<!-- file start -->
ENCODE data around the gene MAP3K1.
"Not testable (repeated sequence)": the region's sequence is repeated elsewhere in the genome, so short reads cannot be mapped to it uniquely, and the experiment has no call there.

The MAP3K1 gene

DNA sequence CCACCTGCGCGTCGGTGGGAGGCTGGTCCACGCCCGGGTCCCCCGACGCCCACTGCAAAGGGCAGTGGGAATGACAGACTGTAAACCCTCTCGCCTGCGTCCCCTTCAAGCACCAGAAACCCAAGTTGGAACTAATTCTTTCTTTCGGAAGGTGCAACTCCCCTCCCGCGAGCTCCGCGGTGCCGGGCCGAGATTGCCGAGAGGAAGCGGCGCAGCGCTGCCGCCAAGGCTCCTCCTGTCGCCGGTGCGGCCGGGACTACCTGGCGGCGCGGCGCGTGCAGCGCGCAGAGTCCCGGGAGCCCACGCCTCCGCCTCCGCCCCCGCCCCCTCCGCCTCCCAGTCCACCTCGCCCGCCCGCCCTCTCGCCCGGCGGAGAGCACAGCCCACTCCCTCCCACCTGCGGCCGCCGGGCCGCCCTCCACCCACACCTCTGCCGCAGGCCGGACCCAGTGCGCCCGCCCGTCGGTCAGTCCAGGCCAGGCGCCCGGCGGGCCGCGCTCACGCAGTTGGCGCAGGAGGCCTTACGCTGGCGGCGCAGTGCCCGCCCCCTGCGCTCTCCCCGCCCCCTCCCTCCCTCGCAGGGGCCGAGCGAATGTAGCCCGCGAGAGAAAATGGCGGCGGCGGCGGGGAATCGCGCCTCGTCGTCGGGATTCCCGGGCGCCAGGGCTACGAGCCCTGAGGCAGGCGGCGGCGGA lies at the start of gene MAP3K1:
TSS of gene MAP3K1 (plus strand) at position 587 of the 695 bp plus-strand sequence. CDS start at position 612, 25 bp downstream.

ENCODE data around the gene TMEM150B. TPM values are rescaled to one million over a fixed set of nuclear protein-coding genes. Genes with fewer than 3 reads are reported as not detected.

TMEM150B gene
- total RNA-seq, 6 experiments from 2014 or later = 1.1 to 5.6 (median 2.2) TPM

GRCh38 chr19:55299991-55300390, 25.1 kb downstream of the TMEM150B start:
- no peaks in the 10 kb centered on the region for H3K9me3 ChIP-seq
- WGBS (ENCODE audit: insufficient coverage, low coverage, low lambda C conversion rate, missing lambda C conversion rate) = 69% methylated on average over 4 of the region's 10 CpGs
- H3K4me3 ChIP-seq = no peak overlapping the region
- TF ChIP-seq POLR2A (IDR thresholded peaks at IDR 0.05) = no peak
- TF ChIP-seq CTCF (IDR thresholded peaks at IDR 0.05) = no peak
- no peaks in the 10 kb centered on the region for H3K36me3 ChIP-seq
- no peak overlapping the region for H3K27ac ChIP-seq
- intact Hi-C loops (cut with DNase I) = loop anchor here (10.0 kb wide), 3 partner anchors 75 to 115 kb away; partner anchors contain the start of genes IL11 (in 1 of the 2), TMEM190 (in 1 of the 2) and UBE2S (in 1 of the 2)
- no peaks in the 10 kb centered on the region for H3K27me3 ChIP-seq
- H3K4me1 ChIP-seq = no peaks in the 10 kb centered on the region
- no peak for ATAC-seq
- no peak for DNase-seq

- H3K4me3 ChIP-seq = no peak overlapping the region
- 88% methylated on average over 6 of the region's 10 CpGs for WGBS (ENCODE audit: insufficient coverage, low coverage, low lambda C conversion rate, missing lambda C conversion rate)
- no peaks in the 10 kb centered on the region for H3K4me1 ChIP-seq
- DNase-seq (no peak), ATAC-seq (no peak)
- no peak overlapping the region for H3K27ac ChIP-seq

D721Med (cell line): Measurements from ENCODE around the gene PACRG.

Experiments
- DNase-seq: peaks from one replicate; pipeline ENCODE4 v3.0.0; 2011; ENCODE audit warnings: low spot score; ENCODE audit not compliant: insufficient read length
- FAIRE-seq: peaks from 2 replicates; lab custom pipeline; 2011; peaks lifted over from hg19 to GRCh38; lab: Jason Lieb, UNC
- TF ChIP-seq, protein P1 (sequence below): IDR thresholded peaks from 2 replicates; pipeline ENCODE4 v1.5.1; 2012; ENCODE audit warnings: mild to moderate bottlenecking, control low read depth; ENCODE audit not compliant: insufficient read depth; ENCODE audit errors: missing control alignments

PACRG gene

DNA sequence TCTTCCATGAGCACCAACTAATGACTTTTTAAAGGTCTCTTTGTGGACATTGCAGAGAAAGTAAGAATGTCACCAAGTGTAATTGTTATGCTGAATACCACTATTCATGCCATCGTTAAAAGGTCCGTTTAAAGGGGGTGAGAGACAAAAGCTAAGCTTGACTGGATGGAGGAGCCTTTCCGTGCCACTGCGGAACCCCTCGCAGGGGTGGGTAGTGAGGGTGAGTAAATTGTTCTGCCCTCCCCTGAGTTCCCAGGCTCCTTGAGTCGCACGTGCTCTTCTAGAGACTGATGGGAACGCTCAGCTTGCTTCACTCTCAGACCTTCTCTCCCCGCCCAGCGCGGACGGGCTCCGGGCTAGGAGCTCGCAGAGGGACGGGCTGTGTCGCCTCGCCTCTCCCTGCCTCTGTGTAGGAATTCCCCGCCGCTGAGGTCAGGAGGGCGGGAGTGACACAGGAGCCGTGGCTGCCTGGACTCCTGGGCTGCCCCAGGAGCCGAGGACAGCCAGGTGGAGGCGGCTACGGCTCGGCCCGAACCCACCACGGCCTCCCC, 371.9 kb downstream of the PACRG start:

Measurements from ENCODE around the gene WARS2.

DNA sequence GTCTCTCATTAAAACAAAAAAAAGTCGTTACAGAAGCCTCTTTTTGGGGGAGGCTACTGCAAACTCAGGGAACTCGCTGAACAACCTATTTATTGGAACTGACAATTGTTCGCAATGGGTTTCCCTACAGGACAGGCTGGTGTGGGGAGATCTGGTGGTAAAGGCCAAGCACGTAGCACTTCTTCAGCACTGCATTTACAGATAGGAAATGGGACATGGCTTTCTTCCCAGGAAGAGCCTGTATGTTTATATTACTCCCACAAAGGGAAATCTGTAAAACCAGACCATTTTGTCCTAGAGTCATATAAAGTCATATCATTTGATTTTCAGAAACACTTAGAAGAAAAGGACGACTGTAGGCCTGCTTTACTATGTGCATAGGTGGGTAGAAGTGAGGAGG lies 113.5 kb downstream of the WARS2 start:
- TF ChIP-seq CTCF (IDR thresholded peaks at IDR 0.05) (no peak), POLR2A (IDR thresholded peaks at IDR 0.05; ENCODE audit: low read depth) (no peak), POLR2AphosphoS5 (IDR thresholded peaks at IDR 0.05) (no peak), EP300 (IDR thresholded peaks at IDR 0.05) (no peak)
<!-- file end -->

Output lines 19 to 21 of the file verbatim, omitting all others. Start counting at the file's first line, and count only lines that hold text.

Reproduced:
- H3K4me1 ChIP-seq = no peaks in the 10 kb centered on the region
- no peak for ATAC-seq
- no peak for DNase-seq